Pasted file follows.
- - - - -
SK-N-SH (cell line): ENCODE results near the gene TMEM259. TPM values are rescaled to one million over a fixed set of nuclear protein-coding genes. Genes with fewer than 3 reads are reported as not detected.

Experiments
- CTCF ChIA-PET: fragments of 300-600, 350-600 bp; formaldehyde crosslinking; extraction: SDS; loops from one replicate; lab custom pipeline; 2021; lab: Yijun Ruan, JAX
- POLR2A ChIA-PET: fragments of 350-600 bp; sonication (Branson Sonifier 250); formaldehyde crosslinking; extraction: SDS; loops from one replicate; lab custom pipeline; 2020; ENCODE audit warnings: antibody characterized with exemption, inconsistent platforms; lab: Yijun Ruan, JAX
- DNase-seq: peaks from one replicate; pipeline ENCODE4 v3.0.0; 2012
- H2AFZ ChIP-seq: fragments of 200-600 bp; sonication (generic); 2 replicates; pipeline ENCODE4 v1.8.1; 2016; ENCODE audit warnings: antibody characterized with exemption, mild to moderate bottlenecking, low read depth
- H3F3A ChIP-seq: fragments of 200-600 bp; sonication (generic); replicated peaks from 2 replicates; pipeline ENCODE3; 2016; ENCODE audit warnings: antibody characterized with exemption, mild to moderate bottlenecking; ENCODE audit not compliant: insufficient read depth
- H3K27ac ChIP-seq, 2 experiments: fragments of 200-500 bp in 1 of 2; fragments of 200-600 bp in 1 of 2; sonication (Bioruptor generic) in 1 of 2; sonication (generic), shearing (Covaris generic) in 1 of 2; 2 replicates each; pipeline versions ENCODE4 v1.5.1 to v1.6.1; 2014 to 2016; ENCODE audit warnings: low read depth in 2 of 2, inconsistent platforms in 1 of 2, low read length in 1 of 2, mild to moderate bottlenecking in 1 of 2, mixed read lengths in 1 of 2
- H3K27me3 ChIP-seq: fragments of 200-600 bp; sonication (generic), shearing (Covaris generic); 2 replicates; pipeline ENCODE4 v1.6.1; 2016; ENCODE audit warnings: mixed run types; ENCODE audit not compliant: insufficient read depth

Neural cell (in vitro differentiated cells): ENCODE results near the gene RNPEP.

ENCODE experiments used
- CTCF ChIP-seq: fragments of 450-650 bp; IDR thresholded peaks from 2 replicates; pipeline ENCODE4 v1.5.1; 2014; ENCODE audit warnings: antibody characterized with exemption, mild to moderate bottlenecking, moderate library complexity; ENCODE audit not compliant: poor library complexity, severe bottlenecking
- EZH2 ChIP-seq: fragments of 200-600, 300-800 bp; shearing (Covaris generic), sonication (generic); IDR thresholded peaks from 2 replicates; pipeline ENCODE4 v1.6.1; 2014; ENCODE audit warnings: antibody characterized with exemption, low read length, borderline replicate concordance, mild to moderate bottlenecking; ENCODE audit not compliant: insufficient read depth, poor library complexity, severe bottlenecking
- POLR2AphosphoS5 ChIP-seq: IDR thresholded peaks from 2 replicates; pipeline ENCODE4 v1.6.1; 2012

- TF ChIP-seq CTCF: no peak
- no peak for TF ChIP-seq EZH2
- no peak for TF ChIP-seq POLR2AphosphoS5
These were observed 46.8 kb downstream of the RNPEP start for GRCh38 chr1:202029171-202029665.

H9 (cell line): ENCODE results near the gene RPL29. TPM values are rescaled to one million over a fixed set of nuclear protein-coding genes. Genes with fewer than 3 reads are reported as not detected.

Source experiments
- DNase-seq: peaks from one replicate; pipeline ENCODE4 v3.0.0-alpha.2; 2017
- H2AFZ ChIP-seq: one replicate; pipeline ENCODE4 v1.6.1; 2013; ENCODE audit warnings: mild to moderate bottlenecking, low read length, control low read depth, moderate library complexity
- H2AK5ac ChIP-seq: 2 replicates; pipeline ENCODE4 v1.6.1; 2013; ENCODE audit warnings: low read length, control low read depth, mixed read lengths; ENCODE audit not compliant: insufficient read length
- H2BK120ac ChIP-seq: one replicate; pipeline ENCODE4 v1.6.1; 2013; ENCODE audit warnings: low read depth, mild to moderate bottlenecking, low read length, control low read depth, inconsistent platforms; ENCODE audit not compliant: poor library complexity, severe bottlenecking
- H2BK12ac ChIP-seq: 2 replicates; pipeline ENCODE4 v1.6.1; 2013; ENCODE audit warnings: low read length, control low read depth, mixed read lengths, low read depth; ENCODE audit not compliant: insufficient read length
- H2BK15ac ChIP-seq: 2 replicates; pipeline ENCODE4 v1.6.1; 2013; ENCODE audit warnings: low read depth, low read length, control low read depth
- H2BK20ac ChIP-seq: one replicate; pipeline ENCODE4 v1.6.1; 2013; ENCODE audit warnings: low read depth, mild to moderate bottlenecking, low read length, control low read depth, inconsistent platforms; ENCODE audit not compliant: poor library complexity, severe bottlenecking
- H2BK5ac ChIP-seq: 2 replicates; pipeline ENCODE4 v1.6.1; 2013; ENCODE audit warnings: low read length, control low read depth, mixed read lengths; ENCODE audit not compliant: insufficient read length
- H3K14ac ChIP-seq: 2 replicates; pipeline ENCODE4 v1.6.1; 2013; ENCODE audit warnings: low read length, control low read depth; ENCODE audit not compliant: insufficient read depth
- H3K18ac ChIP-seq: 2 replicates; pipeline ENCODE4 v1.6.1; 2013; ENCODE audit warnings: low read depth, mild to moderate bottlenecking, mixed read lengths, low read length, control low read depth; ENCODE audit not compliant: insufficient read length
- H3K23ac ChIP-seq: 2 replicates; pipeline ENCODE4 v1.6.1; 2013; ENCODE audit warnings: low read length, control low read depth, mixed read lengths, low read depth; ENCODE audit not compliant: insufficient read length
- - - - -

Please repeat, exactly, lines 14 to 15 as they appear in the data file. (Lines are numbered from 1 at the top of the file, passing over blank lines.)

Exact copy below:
- POLR2AphosphoS5 ChIP-seq: IDR thresholded peaks from 2 replicates; pipeline ENCODE4 v1.6.1; 2012

- TF ChIP-seq CTCF: no peak